Periole X , Huber T, Bonito-Oliva A, Aberg KC, van der Wel PCA, Sakmar TP, Marrink SJ
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Energetics Underlying Twist Polymorphisms in Amyloid Fibrils

JOURNAL OF PHYSICAL CHEMISTRY B 2018 JAN 25; 122(3):1081-1091
Amyloid fibrils are highly ordered protein aggregates associated with more than 40 human diseases. The exact conditions under which the fibrils are grown determine many types of reported fibril polymorphism, including different twist patterns. Twist-based polymorphs display unique mechanical properties in vitro, and the relevance of twist polymorphism in amyloid diseases has been suggested. We present transmission electron microscopy images of A beta 42-derived (amyloid beta) fibrils, which are associated with Alzheimer's disease, demonstrating the presence of twist variability even within a single long fibril. To better understand the molecular underpinnings of twist polymorphism, we present a structural and thermodynamics analysis of molecular dynamics simulations of the twisting of beta-sheet protofilaments of a well-characterized cross-beta model: the GNNQQNY peptide from the yeast prion Sup35. The results show that a protofilament model of GNNQQNY is able to adopt twist angles from -11 degrees on the left-hand side to +8 degrees on the right-hand side in response to various external conditions, keeping an unchanged peptide structure. The potential of mean force (PMF) of this cross-beta structure upon twisting revealed that only similar to 2k(B)T per peptide are needed to stabilize a straight conformation with respect to the left-handed free-energy minimum. The PMF also shows that the canonical structural core of beta-sheets, i.e., the hydrogen-bonded backbone beta-strands, favors the straight conformation. However, the concerted effects of the side chains contribute to twisting, which provides a rationale to correlate polypeptide sequence, environmental growth conditions and number of protofilaments in a fibril with twist polymorphisms.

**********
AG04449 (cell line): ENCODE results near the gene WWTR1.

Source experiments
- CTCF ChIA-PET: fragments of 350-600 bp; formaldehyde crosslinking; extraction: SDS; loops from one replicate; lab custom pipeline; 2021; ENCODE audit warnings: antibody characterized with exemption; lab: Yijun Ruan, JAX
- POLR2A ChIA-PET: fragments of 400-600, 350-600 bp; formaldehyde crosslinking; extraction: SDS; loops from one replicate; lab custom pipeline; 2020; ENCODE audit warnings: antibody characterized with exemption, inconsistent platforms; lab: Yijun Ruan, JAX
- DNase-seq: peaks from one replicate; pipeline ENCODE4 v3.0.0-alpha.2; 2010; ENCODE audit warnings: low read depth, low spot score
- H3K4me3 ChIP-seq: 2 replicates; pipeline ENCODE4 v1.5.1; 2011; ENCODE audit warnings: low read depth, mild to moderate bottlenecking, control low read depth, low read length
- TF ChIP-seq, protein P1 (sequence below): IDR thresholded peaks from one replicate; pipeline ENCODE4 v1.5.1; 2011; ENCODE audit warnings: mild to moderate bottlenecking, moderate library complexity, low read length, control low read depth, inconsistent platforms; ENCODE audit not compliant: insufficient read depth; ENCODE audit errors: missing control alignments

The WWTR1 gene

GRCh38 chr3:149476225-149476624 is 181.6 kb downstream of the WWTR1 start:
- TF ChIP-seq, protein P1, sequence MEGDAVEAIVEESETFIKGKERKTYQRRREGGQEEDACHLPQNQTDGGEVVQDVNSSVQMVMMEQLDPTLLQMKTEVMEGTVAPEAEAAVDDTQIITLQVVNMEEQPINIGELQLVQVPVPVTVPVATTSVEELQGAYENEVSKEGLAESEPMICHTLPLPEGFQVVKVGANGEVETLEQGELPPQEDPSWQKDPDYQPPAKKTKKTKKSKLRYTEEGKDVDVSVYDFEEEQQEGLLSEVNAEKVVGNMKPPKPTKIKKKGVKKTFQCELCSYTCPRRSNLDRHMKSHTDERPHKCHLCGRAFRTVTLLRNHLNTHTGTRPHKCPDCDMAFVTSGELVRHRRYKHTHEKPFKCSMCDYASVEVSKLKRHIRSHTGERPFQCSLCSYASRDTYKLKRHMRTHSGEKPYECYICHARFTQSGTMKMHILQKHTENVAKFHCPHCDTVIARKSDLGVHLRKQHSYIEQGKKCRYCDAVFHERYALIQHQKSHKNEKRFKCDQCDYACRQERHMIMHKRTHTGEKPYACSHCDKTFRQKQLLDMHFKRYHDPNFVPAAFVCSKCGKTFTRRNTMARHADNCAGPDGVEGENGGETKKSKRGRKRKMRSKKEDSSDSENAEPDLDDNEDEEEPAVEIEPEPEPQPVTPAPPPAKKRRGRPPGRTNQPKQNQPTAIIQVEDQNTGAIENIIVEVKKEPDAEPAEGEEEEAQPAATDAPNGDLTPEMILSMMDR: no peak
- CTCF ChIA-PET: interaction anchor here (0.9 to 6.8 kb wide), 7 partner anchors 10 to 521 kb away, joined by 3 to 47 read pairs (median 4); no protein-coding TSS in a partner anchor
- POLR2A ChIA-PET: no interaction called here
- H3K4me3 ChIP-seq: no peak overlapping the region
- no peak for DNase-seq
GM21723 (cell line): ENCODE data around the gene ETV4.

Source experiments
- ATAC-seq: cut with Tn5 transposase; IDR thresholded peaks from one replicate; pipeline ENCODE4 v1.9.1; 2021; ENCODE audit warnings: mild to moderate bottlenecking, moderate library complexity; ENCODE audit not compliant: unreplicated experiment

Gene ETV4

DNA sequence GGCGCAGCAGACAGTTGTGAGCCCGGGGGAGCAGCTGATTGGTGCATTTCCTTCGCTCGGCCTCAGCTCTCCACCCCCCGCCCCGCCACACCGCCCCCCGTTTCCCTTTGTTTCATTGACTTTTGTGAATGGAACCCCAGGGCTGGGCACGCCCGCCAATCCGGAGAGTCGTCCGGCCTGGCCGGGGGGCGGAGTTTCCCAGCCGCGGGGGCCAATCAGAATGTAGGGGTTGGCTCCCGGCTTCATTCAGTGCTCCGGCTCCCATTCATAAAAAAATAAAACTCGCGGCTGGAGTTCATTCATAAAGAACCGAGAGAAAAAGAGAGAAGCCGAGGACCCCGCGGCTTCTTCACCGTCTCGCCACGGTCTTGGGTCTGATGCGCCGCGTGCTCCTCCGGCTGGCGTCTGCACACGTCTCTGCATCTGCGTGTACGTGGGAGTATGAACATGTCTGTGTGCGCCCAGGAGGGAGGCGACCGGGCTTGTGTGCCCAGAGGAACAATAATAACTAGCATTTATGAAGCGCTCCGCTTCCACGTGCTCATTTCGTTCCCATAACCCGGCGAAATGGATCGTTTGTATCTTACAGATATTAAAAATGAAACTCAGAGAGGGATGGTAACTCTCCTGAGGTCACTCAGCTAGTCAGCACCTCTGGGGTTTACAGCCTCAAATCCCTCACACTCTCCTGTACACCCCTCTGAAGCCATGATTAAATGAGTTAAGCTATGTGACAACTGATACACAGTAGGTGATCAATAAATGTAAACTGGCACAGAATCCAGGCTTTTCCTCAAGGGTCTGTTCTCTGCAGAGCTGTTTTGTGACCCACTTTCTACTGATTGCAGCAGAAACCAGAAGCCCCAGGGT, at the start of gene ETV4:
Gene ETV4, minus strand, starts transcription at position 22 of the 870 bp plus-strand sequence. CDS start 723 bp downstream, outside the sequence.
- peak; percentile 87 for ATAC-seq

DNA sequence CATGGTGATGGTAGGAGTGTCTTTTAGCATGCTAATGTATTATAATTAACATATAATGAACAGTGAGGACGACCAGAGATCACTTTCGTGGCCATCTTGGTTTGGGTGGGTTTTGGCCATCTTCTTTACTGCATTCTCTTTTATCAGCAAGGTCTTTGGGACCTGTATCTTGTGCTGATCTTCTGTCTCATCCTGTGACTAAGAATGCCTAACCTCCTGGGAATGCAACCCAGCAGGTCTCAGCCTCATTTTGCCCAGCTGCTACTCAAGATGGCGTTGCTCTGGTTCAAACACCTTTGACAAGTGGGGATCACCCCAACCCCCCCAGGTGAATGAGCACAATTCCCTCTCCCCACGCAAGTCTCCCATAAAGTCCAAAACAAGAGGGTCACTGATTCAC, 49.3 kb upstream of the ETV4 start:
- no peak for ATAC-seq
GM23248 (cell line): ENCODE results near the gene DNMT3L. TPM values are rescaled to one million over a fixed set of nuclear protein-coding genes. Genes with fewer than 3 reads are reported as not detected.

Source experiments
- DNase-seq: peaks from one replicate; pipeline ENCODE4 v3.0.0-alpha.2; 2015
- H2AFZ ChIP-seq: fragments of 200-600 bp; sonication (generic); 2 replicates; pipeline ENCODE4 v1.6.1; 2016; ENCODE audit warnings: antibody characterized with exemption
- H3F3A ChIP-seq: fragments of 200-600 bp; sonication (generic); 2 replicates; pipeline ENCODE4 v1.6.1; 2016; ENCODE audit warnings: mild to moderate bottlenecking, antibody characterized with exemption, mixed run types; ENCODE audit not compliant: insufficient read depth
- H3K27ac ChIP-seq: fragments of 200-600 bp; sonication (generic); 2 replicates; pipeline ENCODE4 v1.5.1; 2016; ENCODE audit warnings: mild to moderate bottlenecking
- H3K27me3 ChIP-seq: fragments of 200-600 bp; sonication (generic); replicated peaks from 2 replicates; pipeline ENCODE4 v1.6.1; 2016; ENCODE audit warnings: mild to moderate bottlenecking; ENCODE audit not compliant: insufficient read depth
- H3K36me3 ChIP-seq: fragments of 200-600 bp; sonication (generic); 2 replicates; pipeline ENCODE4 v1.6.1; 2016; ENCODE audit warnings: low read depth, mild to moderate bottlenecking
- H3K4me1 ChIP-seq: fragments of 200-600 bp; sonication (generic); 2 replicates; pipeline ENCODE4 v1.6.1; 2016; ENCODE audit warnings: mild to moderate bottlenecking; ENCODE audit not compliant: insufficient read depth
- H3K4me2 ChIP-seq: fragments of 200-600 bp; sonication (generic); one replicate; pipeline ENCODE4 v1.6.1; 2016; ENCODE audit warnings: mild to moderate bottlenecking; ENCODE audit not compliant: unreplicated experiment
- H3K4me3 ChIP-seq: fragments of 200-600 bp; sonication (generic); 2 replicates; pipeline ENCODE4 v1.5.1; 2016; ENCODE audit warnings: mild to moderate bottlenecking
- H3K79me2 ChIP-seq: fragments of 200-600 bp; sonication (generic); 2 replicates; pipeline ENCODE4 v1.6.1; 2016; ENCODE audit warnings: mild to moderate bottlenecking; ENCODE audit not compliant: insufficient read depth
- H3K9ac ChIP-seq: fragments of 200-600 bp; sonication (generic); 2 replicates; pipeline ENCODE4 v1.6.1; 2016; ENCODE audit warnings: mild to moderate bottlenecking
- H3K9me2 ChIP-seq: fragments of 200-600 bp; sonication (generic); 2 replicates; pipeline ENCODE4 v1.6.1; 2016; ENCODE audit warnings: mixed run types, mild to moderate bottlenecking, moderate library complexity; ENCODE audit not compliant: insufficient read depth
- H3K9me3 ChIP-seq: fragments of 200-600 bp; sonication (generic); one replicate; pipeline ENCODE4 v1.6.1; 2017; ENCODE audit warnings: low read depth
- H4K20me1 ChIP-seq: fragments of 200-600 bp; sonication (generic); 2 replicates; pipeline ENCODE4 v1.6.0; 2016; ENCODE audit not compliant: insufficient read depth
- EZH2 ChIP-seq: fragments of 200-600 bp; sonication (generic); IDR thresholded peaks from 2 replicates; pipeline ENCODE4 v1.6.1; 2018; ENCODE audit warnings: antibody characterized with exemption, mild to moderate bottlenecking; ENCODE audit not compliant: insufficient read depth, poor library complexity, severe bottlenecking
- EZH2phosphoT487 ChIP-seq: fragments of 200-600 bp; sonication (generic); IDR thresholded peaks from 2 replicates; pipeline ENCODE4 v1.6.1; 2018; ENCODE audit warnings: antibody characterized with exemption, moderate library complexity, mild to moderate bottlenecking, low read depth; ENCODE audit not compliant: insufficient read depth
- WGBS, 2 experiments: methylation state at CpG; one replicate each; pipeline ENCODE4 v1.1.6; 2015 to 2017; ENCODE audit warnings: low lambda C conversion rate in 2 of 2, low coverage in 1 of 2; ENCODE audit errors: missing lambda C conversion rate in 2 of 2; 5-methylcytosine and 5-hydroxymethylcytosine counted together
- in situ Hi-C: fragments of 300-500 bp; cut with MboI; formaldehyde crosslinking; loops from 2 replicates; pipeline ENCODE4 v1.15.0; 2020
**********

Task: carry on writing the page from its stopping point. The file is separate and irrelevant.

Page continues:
Itano MS , Arnion H, Wolin SL, Simon SM
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Recruitment of 7SL RNA to assembling HIV-1 virus-like particles

TRAFFIC 2018 JAN; 19(1):36-43
Retroviruses incorporate specific host cell RNAs into virions. In particular, the host noncoding 7SL RNA is highly abundant in all examined retroviruses compared with its cellular levels or relative to common mRNAs such as actin. Using live cell imaging techniques, we have determined that the 7SL RNA does not arrive with the HIV-1 RNA genome. Instead, it is recruited contemporaneously with assembly of the protein HIV-1 Gag at the plasma membrane. Further, we demonstrate that complexes of 7SL RNA and Gag can be immunoprecipitated from both cytosolic and plasma membrane fractions. This indicates that 7SL RNAs likely interact with Gag prior to high-order Gag multimerization at the plasma membrane. Thus, the interactions between Gag and the host RNA 7SL occur independent of the interactions between Gag and the host endosomal sorting complex required for transport (ESCRT) proteins, which are recruited temporarily at late stages of assembly. The interactions of 7SL and Gag are also independent of interactions of Gag and the HIV-1 genome which are seen on the plasma membrane prior to assembly of Gag.
Wang Y , Zhang RZ, Barandun J, Du HH, Chen DM, Jia YP, Song Y, Vossbrinck B, Li C, Zhou ZY, Vossbrinck CR, Xiang H
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Divergence of a Tandem Duplication of Manganese Superoxide Dismutase in Nosema bombycis